15. 15. The Communication Process Message Decision- Decision- Filters Making Filters MakingSensory Data Sensory Data Beliefs Beliefs Values Values Questions & Questions & Metaphors Metaphors Beh. Type Beh. Type State Encoding State Encoding Sender Channel Receiver The Bowman Communication Model, 1992-2003
  16. 16. Metaphor: The Language of Perception• Metaphors and Similes • My love is a flower. • My love is like a flower.• Core Metaphors • Argument is war • Business is war • Business is a sport or a game • Business is a building
  17. 17. Core Metaphors• Metaphors, Similes, and Analogies• Perceptual Filters• Common Operational Metaphors • Time is… • Learning is… • Men/Women are… • Success is... • Life is…
  18. 18. Experience, Language, and Meaning Language Meaning Mental Maps Sensory Data Experience
  19. 19. Symbol Systems• Language • Words and sentences • Meaning and labels• Mathematics• Money
  20. 20. History of Communication• Nonverbal: 150,000 years• Oral: 55,000 years• Written: 6,000 years • Early writing: 4000 BC • Egyptian hieroglyphics: 3000 BC • Phoenician alphabet: 1500 to 2000 BC • Book printing in China: 600 BC • Book printing in Europe: 1400 AD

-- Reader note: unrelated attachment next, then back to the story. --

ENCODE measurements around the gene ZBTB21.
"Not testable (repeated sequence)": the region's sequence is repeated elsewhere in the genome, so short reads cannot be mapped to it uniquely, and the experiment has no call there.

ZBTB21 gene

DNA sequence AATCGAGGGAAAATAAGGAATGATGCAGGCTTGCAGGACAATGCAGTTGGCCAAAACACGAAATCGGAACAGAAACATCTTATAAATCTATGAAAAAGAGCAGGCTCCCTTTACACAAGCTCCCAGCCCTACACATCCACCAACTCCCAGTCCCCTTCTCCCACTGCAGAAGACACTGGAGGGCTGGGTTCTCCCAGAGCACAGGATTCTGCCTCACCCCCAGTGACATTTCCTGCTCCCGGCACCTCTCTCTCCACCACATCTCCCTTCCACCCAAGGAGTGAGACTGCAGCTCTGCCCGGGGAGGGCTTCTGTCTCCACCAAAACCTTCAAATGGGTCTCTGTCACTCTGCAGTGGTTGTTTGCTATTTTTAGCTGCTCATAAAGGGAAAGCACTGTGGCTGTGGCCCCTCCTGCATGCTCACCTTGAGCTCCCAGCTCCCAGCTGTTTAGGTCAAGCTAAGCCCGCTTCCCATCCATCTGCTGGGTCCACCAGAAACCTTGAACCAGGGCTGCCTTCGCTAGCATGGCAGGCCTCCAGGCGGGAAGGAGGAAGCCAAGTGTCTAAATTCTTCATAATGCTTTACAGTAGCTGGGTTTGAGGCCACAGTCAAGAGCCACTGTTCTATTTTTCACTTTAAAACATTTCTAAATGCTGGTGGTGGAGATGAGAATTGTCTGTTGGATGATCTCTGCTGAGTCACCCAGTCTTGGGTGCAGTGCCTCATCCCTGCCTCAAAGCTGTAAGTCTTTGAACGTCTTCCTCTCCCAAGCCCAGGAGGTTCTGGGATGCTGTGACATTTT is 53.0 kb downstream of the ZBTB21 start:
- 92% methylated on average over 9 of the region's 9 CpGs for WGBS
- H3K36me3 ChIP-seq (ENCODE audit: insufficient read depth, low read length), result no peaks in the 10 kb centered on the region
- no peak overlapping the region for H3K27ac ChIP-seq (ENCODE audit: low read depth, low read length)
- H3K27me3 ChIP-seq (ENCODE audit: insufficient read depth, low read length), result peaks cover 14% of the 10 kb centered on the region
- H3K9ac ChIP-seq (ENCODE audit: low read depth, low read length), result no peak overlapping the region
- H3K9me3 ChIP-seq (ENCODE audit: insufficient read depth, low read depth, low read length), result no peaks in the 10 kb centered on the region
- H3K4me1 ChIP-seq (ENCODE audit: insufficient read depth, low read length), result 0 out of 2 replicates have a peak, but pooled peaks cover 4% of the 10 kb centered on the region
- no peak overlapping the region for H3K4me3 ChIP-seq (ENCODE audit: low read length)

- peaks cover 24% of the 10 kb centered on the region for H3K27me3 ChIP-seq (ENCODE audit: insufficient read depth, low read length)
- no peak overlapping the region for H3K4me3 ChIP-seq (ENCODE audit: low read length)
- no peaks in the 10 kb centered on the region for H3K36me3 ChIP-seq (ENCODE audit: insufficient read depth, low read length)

21. 21. Communicating Meaning• Physiology and Appearance: 55 percent• Paralanguage: 38 percent• Language: 7 percent
  22. 22. Sensory Data and Mental Maps• Bridge Between Internal and External• Internal and External Processing• Internal Processing • Posture and breathing • Language and paralanguage • Eye accessing cues
  23. 23. Sensory Modalities• Visual• Auditory• Kinesthetic • Touch • Taste • Smell • Emotional responses (feelings)
  24. 24. Preferred Sensory Modalities• People Use All Their Available Senses• Some Prefer Visual• Some Prefer Auditory• Some Prefer the Kinesthetic Cluster • Senses of touch, taste, and smell • Associated emotional responses• Some Prefer “Digital” Processing
  25. 25. Visuals• Vocabulary • I see what you mean. • It looks good to me. • Let’s stay focused on the problem. • She has a bright future. • He’s always in a fog.• Physiology and Appearance• Paralanguage
  26. 26. Auditories• Vocabulary • I hear what you are saying. • It sounds good to me. • Does the name Pavlov ring a bell? • That’s music to my ears. • He’s always blowing his own horn.• Physiology and Appearance• Paralanguage
  27. 27. Kinesthetics (Kinos)• Vocabulary • I can grasp the concept, and it feels right to me. • It smells fishy to me. • It left me with a bad taste in my mouth. • She’s still rough around the edges. • He’s a smooth operator.• Physiology and Appearance• Paralanguage